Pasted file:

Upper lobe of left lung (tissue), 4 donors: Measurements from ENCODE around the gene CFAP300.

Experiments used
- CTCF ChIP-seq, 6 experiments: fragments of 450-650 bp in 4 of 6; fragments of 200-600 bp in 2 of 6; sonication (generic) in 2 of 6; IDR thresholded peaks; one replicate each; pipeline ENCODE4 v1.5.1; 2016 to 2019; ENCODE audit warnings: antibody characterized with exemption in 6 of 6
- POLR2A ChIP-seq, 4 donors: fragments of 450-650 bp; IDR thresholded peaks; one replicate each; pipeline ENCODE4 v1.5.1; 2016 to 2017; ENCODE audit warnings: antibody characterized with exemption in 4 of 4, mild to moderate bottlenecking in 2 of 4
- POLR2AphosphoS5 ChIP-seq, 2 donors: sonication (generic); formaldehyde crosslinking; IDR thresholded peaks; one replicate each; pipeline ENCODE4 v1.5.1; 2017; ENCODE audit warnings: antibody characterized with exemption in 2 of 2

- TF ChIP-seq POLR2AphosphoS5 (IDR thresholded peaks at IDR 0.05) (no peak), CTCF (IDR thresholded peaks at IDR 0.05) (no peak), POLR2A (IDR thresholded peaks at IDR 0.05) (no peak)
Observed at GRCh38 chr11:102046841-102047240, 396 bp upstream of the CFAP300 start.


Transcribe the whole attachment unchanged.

Upper lobe of left lung (tissue), 4 donors: Measurements from ENCODE around the gene CFAP300.

Experiments used
- CTCF ChIP-seq, 6 experiments: fragments of 450-650 bp in 4 of 6; fragments of 200-600 bp in 2 of 6; sonication (generic) in 2 of 6; IDR thresholded peaks; one replicate each; pipeline ENCODE4 v1.5.1; 2016 to 2019; ENCODE audit warnings: antibody characterized with exemption in 6 of 6
- POLR2A ChIP-seq, 4 donors: fragments of 450-650 bp; IDR thresholded peaks; one replicate each; pipeline ENCODE4 v1.5.1; 2016 to 2017; ENCODE audit warnings: antibody characterized with exemption in 4 of 4, mild to moderate bottlenecking in 2 of 4
- POLR2AphosphoS5 ChIP-seq, 2 donors: sonication (generic); formaldehyde crosslinking; IDR thresholded peaks; one replicate each; pipeline ENCODE4 v1.5.1; 2017; ENCODE audit warnings: antibody characterized with exemption in 2 of 2

- TF ChIP-seq POLR2AphosphoS5 (IDR thresholded peaks at IDR 0.05) (no peak), CTCF (IDR thresholded peaks at IDR 0.05) (no peak), POLR2A (IDR thresholded peaks at IDR 0.05) (no peak)
Observed at GRCh38 chr11:102046841-102047240, 396 bp upstream of the CFAP300 start.